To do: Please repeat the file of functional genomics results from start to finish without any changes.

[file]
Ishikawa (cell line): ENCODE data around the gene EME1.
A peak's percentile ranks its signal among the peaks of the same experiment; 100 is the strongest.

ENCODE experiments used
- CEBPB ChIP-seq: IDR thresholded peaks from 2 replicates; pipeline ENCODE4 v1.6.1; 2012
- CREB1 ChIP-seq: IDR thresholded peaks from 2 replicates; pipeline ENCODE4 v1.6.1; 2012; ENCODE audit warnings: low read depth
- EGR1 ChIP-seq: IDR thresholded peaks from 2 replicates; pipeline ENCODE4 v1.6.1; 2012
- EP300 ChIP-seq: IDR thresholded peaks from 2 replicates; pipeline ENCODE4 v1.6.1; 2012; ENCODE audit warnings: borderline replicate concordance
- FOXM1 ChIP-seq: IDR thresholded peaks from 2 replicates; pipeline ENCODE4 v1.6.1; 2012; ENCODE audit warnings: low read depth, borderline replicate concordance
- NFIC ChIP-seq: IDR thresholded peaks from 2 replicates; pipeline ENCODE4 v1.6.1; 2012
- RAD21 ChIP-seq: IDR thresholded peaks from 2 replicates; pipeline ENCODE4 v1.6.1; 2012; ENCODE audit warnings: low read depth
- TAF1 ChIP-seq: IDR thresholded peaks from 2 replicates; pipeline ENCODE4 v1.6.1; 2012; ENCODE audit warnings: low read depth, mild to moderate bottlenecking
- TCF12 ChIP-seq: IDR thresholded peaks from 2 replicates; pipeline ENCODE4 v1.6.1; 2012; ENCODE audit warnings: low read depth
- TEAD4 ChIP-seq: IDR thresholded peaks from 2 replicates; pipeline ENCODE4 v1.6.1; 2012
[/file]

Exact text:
Ishikawa (cell line): ENCODE data around the gene EME1.
A peak's percentile ranks its signal among the peaks of the same experiment; 100 is the strongest.

ENCODE experiments used
- CEBPB ChIP-seq: IDR thresholded peaks from 2 replicates; pipeline ENCODE4 v1.6.1; 2012
- CREB1 ChIP-seq: IDR thresholded peaks from 2 replicates; pipeline ENCODE4 v1.6.1; 2012; ENCODE audit warnings: low read depth
- EGR1 ChIP-seq: IDR thresholded peaks from 2 replicates; pipeline ENCODE4 v1.6.1; 2012
- EP300 ChIP-seq: IDR thresholded peaks from 2 replicates; pipeline ENCODE4 v1.6.1; 2012; ENCODE audit warnings: borderline replicate concordance
- FOXM1 ChIP-seq: IDR thresholded peaks from 2 replicates; pipeline ENCODE4 v1.6.1; 2012; ENCODE audit warnings: low read depth, borderline replicate concordance
- NFIC ChIP-seq: IDR thresholded peaks from 2 replicates; pipeline ENCODE4 v1.6.1; 2012
- RAD21 ChIP-seq: IDR thresholded peaks from 2 replicates; pipeline ENCODE4 v1.6.1; 2012; ENCODE audit warnings: low read depth
- TAF1 ChIP-seq: IDR thresholded peaks from 2 replicates; pipeline ENCODE4 v1.6.1; 2012; ENCODE audit warnings: low read depth, mild to moderate bottlenecking
- TCF12 ChIP-seq: IDR thresholded peaks from 2 replicates; pipeline ENCODE4 v1.6.1; 2012; ENCODE audit warnings: low read depth
- TEAD4 ChIP-seq: IDR thresholded peaks from 2 replicates; pipeline ENCODE4 v1.6.1; 2012